Ethnicity, Immigration, and Migration to Nontraditional Geographic Areas

Melissa Chiu, University of California, Los Angeles

This paper investigates immigrants' five-year residential mobility patterns across different types of labor market areas, paying particular attention to three types of nontraditional destinations: nonmetropolitan labor market areas, suburban, and areas of low coethnic population. Informed by social-psychological, economic, and sociological theoretical frameworks of race relations, social capital, and spatial assimilation, I examine how immigrants' decisions to move to classical versus nontraditional geographic areas are affected by local ethnic and immigrant composition, and how these effects vary by immigrant group and by duration of time in the U.S. Thus, this study shows whether classical spatial assimilation models fit the case of contemporary immigrants, as well as the extent to which contemporary immigrants exhibit new patterns of geographic settlement.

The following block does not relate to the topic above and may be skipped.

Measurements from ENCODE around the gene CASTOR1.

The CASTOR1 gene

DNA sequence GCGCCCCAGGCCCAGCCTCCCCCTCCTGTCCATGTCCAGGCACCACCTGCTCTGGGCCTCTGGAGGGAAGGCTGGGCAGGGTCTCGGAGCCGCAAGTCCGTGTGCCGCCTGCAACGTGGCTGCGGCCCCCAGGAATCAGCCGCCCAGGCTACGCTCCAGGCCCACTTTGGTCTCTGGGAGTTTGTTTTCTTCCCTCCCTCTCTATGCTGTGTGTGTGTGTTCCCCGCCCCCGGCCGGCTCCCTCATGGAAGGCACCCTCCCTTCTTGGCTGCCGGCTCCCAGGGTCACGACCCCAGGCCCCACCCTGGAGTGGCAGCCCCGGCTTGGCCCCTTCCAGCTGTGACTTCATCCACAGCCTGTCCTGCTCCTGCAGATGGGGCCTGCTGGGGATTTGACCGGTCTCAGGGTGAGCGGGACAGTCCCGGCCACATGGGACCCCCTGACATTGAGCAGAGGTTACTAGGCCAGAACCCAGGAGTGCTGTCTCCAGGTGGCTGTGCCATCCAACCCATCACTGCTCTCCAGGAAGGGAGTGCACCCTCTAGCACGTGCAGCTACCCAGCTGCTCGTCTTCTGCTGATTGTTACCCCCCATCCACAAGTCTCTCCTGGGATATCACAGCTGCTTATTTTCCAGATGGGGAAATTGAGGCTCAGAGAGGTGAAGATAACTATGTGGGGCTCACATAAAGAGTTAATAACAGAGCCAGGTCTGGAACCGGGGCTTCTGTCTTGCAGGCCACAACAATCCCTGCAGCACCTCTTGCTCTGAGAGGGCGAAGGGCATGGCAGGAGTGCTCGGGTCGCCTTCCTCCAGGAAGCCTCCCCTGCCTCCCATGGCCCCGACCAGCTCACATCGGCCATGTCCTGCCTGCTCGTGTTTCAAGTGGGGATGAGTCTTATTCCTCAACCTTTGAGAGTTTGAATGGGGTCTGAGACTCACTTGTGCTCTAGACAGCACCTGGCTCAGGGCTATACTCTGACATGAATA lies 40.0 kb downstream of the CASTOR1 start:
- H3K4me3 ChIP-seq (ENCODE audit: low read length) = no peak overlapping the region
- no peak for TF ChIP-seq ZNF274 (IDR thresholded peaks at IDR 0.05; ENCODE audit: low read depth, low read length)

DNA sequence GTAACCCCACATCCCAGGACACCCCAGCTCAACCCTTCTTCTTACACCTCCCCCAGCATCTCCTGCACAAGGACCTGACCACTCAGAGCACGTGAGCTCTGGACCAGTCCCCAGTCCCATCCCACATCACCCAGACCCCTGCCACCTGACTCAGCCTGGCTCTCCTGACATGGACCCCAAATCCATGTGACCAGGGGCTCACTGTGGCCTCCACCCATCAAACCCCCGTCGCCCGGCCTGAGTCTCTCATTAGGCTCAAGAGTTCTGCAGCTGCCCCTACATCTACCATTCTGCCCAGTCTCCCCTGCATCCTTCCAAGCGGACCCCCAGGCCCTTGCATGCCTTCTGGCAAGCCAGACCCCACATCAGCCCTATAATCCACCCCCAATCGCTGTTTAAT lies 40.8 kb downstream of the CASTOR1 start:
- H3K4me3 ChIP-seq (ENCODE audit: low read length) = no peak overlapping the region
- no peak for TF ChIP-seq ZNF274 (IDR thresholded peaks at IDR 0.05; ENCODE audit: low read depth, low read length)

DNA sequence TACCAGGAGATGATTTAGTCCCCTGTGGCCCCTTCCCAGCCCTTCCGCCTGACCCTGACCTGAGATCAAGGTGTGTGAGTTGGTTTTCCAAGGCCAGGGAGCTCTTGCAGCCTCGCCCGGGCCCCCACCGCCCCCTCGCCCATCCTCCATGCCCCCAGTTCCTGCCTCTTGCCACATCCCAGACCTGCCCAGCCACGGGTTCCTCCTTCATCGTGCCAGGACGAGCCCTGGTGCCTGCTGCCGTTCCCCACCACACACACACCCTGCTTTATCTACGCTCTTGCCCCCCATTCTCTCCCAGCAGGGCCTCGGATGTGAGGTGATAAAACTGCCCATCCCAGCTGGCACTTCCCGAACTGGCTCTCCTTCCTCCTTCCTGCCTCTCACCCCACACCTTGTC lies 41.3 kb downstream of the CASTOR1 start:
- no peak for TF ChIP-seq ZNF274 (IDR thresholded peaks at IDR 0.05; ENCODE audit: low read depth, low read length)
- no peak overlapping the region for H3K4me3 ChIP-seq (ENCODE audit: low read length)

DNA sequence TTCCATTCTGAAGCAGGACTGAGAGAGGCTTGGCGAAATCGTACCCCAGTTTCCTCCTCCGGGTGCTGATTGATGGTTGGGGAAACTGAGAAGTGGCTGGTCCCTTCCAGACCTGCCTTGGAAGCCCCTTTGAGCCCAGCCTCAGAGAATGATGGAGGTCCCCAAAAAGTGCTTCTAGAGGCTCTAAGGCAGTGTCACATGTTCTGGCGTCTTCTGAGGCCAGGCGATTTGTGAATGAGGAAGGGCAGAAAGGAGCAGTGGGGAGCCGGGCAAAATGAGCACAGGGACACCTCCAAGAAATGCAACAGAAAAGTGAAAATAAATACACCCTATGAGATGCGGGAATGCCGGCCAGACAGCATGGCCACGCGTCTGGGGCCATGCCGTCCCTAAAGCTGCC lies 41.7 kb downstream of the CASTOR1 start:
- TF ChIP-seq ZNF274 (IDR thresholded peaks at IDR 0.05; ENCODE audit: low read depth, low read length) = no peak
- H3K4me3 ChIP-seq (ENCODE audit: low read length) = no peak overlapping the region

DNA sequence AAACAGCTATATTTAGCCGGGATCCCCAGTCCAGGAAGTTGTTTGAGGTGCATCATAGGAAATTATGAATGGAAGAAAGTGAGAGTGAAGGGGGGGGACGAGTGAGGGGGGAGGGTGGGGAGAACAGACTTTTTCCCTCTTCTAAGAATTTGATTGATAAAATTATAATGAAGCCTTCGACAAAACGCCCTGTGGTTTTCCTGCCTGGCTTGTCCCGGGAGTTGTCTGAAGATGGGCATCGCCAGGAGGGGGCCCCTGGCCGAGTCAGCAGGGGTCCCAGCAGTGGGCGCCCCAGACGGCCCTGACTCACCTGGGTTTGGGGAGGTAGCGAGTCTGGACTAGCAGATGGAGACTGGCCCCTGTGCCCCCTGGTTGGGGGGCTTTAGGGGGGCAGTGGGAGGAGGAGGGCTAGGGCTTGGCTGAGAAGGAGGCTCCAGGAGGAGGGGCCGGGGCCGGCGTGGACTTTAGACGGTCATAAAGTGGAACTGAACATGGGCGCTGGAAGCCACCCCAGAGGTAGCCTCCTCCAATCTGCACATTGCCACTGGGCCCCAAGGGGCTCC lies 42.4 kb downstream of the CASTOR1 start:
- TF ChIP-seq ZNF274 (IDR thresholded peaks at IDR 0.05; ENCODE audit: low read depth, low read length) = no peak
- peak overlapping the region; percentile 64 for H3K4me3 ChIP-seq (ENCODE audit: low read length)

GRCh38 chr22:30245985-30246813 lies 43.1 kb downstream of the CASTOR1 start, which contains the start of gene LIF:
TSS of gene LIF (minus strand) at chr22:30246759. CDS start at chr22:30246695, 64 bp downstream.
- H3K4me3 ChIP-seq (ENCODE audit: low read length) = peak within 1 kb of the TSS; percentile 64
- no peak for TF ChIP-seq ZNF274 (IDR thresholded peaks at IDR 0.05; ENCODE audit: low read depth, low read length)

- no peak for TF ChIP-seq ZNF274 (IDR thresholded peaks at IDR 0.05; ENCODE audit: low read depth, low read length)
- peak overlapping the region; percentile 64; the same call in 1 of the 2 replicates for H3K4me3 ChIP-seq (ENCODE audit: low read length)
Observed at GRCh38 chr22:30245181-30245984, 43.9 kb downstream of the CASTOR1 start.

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Presented in Session 45: New Patterns of Immigration and Settlement in the United States